On Thu, Oct 20, 2016 at 11:53 AM, Joshua D. Drake <j...@commandprompt.com> wrote: > The right answer isn't the answer founded in the reality for many if not > most of our users.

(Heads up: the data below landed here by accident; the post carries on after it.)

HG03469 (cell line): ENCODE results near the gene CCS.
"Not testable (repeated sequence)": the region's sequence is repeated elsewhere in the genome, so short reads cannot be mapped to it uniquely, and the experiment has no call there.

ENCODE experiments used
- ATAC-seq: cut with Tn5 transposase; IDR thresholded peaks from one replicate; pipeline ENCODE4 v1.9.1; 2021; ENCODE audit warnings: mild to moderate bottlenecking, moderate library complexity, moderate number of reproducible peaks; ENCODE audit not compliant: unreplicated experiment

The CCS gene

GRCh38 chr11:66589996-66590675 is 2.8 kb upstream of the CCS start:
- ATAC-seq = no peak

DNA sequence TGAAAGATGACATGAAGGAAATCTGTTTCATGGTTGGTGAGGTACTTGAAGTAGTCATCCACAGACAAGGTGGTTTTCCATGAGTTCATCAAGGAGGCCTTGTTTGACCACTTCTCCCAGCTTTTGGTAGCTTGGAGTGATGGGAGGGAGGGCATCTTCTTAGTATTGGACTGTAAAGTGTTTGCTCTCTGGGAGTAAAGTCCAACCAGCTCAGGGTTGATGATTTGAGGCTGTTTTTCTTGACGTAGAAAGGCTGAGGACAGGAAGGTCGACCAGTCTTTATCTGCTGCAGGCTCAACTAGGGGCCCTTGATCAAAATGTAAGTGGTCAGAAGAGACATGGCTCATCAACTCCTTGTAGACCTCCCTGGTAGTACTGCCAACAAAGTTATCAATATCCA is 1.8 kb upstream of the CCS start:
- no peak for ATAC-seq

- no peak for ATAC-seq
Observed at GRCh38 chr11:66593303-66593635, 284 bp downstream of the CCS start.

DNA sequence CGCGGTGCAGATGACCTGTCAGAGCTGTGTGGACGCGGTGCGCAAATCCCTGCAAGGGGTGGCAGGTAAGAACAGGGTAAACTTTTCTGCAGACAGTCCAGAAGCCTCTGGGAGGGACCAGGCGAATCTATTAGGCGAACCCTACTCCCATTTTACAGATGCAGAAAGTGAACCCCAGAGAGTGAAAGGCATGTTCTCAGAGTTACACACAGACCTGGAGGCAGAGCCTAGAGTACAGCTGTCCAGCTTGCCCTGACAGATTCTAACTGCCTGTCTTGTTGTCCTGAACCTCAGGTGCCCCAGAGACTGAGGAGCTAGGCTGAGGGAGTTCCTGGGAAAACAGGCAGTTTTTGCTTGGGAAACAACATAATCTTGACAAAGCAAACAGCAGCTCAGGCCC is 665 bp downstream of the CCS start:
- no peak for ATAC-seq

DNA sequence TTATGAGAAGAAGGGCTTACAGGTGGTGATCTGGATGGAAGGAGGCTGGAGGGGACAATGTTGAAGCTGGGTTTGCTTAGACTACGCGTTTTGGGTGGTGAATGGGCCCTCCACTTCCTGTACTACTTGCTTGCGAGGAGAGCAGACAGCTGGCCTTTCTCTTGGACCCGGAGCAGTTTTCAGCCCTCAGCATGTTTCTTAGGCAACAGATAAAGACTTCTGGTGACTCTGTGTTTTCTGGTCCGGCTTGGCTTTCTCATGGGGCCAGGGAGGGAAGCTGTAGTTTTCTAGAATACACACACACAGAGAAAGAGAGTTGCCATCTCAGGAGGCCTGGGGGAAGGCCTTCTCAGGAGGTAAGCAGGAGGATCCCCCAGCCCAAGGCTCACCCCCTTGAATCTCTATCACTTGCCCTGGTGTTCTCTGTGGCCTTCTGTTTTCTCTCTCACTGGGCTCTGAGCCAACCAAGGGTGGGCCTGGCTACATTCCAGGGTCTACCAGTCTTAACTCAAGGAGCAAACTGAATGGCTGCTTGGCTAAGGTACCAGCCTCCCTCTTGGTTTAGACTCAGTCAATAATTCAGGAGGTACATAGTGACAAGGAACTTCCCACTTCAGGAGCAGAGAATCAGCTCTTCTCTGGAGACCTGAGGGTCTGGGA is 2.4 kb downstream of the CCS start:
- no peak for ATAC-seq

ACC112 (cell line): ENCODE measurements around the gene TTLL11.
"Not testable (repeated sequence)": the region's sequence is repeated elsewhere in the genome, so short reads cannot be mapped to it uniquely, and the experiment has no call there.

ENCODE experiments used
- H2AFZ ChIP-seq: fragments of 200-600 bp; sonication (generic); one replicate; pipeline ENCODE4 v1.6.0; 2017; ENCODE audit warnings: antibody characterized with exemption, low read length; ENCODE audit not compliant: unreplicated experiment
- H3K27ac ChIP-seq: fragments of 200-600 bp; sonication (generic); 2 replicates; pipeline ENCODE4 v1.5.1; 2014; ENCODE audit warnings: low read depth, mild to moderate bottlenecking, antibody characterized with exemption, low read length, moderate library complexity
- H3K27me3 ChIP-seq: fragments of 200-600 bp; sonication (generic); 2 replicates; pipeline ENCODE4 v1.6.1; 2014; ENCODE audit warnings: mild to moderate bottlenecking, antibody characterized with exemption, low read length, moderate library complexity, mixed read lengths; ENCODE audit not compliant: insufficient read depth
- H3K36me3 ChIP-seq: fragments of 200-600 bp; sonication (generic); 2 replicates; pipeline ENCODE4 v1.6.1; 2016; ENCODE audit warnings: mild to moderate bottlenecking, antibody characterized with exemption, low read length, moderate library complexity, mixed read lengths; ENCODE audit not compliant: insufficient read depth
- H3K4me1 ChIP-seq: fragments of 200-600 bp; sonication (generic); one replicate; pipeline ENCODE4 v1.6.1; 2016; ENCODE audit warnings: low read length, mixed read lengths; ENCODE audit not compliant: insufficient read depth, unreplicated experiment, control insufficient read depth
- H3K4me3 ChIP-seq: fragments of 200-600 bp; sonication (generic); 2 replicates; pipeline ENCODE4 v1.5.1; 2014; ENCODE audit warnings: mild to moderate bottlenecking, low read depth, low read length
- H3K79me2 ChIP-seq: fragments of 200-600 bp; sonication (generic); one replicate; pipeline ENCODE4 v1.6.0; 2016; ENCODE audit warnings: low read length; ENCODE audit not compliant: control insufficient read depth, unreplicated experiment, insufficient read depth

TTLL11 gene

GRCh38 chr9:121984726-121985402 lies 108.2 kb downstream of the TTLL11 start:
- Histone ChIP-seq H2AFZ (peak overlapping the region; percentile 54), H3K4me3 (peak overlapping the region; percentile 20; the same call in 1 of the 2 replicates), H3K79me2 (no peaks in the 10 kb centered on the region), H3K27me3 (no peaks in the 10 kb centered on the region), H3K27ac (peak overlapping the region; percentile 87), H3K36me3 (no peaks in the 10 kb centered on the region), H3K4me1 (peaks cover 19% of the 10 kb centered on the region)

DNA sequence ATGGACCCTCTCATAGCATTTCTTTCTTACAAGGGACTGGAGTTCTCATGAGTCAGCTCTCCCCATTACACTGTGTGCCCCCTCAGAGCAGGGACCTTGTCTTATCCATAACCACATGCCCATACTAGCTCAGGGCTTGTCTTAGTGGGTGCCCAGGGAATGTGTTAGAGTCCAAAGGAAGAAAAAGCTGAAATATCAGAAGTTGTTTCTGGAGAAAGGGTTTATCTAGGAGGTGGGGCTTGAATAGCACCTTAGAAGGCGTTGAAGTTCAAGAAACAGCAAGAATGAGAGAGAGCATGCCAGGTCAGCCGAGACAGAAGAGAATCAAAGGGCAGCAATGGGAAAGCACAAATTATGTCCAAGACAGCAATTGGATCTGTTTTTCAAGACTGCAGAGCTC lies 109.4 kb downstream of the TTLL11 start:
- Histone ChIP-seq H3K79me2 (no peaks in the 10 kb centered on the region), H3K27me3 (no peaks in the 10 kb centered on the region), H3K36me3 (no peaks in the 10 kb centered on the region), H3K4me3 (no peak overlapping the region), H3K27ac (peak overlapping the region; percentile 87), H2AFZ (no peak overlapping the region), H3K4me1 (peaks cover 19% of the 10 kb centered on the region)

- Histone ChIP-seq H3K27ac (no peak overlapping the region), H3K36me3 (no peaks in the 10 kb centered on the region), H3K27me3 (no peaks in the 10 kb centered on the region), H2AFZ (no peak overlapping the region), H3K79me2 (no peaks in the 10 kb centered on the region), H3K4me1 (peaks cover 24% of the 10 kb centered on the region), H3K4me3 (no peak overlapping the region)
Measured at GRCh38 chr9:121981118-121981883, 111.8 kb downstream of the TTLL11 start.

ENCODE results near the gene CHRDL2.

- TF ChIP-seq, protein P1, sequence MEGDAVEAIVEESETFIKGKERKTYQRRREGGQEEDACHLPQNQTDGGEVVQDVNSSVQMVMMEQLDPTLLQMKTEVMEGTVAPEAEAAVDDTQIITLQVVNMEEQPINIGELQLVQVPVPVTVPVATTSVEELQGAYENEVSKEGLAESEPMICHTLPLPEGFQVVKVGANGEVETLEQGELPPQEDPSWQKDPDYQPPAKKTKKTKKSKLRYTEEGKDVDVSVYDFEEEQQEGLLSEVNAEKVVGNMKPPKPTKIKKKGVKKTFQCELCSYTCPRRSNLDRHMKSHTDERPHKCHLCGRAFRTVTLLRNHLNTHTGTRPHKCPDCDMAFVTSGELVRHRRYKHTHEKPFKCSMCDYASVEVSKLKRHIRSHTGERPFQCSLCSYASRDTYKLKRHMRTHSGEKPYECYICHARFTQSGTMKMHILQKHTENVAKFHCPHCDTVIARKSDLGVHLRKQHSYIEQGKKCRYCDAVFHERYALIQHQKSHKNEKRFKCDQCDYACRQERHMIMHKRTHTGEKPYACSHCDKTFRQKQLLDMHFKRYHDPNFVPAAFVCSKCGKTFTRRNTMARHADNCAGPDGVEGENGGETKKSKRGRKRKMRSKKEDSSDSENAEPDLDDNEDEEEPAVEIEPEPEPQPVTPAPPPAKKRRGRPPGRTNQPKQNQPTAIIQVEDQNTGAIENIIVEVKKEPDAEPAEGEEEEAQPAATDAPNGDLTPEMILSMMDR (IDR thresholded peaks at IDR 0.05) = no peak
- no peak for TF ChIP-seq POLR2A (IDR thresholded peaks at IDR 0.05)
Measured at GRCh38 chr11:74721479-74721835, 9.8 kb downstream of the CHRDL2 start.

I think that's high-handed nonsense. Sure, there are some unsophisticated users who do incredibly stupid things and pay the price for it, but there are many users who are very sophisticated and make good decisions and don't want or need the system itself to act as a nanny. When we constrain the range of possible choices because somebody might do the wrong thing, sophisticated users are hurt because they can no longer make meaningful choices, and stupid users still get in trouble because that's what being stupid does. The only way to fix that is to help people be less stupid. You can't tell adult users running enterprise-grade software "I'm sorry, Dave, I can't do that". Or at least it can cause a few problems. > I mean that the right answer for -hackers isn't necessarily the right answer > for users. Testing? Users don't test. They deploy. Education? If most people > read the docs, CMD and a host of other companies would be out of business. I've run into these kinds of situations, but I know for a fact that there are quite a few EnterpriseDB customers who test extremely thoroughly, read the documentation in depth, and really understand the system at a very deep level. I can't say whether the majority of our customers fall into that category, but we certainly spend a lot of time working with the ones who do. > I am not saying I have the right solution but I am saying I think we need a > *different* solution. Something that limits a *USERS* choice to turn off > autovacuum. If -hackers need testing or enterprise developers need testing, > let's account for that but for the user that says this: > > My machine/instance bogs down every time autovacuum runs, oh I can turn it > off.... And I've seen customers solve real production problems by doing exactly that, and scheduling vacuums manually. Have I seen people cause bigger problems than the ones they were trying to solve? Yes. Have I recommended something a little less aggressive than completely shutting autovacuum off as perhaps being a better solution? Of course. But I'm not going to sit here and tell somebody "well, you know, what you are doing is working whereas the old thing was not working, but trust me, the way that didn't work was way better...". > Let's fix *that* problem. I will say again that I do not think that problem has a technical solution. It is a problem of knowledge, not technology. -- Robert Haas EnterpriseDB: http://www.enterprisedb.com The Enterprise PostgreSQL Company -- Sent via pgsql-hackers mailing list (firstname.lastname@example.org) To make changes to your subscription: http://www.postgresql.org/mailpref/pgsql-hackers